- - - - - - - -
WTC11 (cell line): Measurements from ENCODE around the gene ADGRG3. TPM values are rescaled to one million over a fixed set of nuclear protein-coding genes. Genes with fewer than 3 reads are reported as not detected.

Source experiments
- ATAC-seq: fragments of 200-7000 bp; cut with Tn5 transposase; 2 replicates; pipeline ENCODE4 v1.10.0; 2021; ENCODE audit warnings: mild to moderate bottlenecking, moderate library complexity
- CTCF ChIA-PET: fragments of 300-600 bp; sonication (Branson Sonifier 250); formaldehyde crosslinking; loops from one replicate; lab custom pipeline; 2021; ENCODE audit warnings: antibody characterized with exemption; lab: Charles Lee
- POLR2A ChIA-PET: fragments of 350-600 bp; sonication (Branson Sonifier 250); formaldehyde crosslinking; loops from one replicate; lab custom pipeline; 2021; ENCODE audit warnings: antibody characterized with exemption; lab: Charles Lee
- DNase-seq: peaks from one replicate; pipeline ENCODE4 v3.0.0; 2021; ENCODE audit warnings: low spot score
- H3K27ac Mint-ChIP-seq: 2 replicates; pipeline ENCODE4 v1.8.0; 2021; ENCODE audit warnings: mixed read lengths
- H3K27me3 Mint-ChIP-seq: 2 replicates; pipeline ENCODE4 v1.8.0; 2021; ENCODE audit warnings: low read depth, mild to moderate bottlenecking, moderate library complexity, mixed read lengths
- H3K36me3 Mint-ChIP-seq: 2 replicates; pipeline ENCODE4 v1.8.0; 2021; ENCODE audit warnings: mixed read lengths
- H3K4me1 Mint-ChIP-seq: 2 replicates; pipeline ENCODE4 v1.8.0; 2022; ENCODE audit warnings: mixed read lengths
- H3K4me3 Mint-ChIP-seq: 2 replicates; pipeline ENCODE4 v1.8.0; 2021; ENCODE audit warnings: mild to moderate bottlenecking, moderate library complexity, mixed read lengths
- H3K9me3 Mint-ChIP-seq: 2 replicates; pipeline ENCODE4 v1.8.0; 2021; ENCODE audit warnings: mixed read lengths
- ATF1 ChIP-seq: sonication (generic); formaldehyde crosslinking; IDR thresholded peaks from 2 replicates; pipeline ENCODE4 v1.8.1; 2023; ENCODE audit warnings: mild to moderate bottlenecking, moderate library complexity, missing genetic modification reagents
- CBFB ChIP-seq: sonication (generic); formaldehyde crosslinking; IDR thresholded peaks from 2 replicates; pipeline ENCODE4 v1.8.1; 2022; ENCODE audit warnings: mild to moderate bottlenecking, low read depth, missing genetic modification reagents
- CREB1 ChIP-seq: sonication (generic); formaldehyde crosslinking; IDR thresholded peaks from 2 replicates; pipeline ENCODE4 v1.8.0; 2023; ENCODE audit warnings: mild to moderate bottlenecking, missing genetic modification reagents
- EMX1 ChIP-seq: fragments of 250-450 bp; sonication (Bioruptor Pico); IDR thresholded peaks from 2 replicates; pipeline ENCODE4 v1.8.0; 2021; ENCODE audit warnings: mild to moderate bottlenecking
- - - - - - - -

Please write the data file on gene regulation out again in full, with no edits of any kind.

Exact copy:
WTC11 (cell line): Measurements from ENCODE around the gene ADGRG3. TPM values are rescaled to one million over a fixed set of nuclear protein-coding genes. Genes with fewer than 3 reads are reported as not detected.

Source experiments
- ATAC-seq: fragments of 200-7000 bp; cut with Tn5 transposase; 2 replicates; pipeline ENCODE4 v1.10.0; 2021; ENCODE audit warnings: mild to moderate bottlenecking, moderate library complexity
- CTCF ChIA-PET: fragments of 300-600 bp; sonication (Branson Sonifier 250); formaldehyde crosslinking; loops from one replicate; lab custom pipeline; 2021; ENCODE audit warnings: antibody characterized with exemption; lab: Charles Lee
- POLR2A ChIA-PET: fragments of 350-600 bp; sonication (Branson Sonifier 250); formaldehyde crosslinking; loops from one replicate; lab custom pipeline; 2021; ENCODE audit warnings: antibody characterized with exemption; lab: Charles Lee
- DNase-seq: peaks from one replicate; pipeline ENCODE4 v3.0.0; 2021; ENCODE audit warnings: low spot score
- H3K27ac Mint-ChIP-seq: 2 replicates; pipeline ENCODE4 v1.8.0; 2021; ENCODE audit warnings: mixed read lengths
- H3K27me3 Mint-ChIP-seq: 2 replicates; pipeline ENCODE4 v1.8.0; 2021; ENCODE audit warnings: low read depth, mild to moderate bottlenecking, moderate library complexity, mixed read lengths
- H3K36me3 Mint-ChIP-seq: 2 replicates; pipeline ENCODE4 v1.8.0; 2021; ENCODE audit warnings: mixed read lengths
- H3K4me1 Mint-ChIP-seq: 2 replicates; pipeline ENCODE4 v1.8.0; 2022; ENCODE audit warnings: mixed read lengths
- H3K4me3 Mint-ChIP-seq: 2 replicates; pipeline ENCODE4 v1.8.0; 2021; ENCODE audit warnings: mild to moderate bottlenecking, moderate library complexity, mixed read lengths
- H3K9me3 Mint-ChIP-seq: 2 replicates; pipeline ENCODE4 v1.8.0; 2021; ENCODE audit warnings: mixed read lengths
- ATF1 ChIP-seq: sonication (generic); formaldehyde crosslinking; IDR thresholded peaks from 2 replicates; pipeline ENCODE4 v1.8.1; 2023; ENCODE audit warnings: mild to moderate bottlenecking, moderate library complexity, missing genetic modification reagents
- CBFB ChIP-seq: sonication (generic); formaldehyde crosslinking; IDR thresholded peaks from 2 replicates; pipeline ENCODE4 v1.8.1; 2022; ENCODE audit warnings: mild to moderate bottlenecking, low read depth, missing genetic modification reagents
- CREB1 ChIP-seq: sonication (generic); formaldehyde crosslinking; IDR thresholded peaks from 2 replicates; pipeline ENCODE4 v1.8.0; 2023; ENCODE audit warnings: mild to moderate bottlenecking, missing genetic modification reagents
- EMX1 ChIP-seq: fragments of 250-450 bp; sonication (Bioruptor Pico); IDR thresholded peaks from 2 replicates; pipeline ENCODE4 v1.8.0; 2021; ENCODE audit warnings: mild to moderate bottlenecking